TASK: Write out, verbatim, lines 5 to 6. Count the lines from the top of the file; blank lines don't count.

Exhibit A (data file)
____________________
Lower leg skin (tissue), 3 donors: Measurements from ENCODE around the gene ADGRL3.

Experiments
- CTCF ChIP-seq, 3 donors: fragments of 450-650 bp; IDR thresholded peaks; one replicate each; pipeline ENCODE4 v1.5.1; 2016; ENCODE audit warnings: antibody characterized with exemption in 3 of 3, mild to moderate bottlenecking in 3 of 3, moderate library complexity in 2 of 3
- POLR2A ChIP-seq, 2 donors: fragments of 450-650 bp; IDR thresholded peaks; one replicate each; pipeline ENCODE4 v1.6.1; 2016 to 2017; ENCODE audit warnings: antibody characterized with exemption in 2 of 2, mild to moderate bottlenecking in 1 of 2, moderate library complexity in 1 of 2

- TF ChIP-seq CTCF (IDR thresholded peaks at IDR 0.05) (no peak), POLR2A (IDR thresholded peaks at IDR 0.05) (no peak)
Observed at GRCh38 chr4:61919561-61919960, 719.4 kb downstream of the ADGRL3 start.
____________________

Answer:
- TF ChIP-seq CTCF (IDR thresholded peaks at IDR 0.05) (no peak), POLR2A (IDR thresholded peaks at IDR 0.05) (no peak)
Observed at GRCh38 chr4:61919561-61919960, 719.4 kb downstream of the ADGRL3 start.